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  #1 (permalink)  
Unread Mar 24th, 2007, 01:15 am
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Default had better (modals)

I often use “had better” to give strong advice, but my American friend told me that I was not so polite when I said, “You had better come over to my house for dinner.” Can you help me to use modals politely?
Thank you!
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  #2 (permalink)  
Unread Mar 24th, 2007, 04:25 am
Sue
 
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Default Re: had better (modals)

You were right when you said that had better is strong advice. The problem here is that in this situation "strong advice" is not appropriate - you are almost ordering your friend to come to dinner. had better is very close in force to should - it means the speaker is making a recommendation based on his/her own opinion, and will disapprove if the listener decides not to do it. For instance :
A : I'm getting really bad pains in my chest.
B : Oh no - that could be serious - you'd better go straight to hospital.
A: No, I hate doctors. I'll wait and see if they go away.
B : That's stupid!

In this case you have no right to "order" your friend to come to dinner, you need to invite him :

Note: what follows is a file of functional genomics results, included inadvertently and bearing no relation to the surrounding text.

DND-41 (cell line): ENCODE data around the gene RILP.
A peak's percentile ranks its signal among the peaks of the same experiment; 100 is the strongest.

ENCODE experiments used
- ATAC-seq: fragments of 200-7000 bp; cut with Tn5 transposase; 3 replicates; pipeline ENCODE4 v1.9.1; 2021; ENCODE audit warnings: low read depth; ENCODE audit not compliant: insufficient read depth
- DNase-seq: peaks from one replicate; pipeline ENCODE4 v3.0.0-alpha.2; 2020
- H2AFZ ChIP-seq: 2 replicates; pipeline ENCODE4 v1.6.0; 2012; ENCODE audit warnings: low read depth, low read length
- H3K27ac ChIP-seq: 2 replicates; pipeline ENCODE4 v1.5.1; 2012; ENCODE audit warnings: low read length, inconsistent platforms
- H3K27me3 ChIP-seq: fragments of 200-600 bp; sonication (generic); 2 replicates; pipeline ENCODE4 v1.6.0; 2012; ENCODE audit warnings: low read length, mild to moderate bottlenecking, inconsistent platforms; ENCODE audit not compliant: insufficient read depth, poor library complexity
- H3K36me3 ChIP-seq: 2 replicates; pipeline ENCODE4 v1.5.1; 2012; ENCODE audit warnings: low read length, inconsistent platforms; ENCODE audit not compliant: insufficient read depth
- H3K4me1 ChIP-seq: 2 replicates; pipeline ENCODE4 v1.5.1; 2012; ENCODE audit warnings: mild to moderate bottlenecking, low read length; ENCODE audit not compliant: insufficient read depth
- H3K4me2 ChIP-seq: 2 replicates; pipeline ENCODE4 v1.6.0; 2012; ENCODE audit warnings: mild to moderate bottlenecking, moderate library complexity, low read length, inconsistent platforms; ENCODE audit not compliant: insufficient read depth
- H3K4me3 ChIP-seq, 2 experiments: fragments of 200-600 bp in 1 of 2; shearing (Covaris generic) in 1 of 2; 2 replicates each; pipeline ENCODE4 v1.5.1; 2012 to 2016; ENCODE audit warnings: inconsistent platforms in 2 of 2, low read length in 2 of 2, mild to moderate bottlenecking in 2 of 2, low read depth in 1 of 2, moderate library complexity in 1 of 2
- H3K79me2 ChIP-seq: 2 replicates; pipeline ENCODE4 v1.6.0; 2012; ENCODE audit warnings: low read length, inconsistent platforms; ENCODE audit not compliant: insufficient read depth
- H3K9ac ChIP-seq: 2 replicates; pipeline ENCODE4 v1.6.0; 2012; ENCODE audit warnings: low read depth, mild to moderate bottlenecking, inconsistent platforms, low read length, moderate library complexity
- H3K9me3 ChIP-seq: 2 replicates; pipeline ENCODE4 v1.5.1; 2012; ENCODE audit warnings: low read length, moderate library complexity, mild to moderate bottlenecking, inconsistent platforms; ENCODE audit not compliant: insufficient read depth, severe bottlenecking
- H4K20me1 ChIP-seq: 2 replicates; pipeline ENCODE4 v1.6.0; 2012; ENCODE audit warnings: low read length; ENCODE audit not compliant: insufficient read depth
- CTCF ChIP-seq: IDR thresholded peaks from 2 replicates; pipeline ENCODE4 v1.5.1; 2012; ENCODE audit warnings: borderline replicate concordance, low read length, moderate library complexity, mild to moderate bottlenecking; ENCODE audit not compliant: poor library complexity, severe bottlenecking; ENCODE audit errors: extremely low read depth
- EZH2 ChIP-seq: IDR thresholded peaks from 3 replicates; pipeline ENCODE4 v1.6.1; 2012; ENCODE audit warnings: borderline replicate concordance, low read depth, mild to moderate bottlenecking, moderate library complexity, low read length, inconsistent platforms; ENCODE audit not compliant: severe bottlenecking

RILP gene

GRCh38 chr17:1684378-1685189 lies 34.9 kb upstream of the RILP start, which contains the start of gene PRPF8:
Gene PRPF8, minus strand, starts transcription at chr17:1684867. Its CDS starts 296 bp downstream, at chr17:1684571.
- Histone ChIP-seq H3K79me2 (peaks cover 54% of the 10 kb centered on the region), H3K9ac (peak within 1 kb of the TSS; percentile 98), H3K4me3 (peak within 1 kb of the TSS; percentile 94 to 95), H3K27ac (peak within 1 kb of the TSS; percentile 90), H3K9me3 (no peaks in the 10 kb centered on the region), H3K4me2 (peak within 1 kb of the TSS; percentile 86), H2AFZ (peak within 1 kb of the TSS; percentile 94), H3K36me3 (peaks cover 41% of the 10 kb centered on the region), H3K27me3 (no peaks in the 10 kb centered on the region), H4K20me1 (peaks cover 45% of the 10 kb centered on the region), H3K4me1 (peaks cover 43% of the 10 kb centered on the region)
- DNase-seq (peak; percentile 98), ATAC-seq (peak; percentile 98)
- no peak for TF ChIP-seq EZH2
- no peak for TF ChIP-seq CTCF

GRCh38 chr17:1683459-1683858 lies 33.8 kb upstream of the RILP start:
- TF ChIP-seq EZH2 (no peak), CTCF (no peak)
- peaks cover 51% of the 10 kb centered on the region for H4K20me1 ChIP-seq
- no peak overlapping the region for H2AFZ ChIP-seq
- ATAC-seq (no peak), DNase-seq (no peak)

Would you like to come to dinner?
Do you want to come to dinner?

which allows him a free choice depending on what he personally wants to do. At most you could phrase it as a suggestion - "weak advice" :
Why don't you come to dinner?
How/What about coming to dinner?
Let's have dinner together.

Here the implication is that you think it's a good idea, but as it's only "weak" advice you won't be offended if he says no.
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  #3 (permalink)  
Unread Mar 25th, 2007, 10:14 pm
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Default Re: had better (modals)

It's probably in the delivery, but I can see saying that to a friend. It would sound like an order but in a joking manner.

A: You'd better come over for dinner this Friday. If you blow me off again, I'm gonna get you.

They would need to be a close friend.

Other possibility is you've been giving help or advice on something possibly over the phone or email, but it's getting too complicated to explain over a distance.

A: You'd better come over for dinner. We can get everything done pretty quickly that way.

If you're just asking your friend or acquaintance over to dinner, I agree with Susan53's advice.

- It'd be great if you could come over for dinner. How does Friday sound?

- I'd love to have you over for dinner. When are you free?

For strong requests try adding "and I won't take no for an answer."

- I'd love for you to come over for dinner, and I won't take no for an answer.
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  #4 (permalink)  
Unread Mar 30th, 2007, 11:14 pm
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Default Re: had better (modals)

Had better is often used as a warning or reprimand. To invite someone, you would use:

Why don't you come over for coffee later on?
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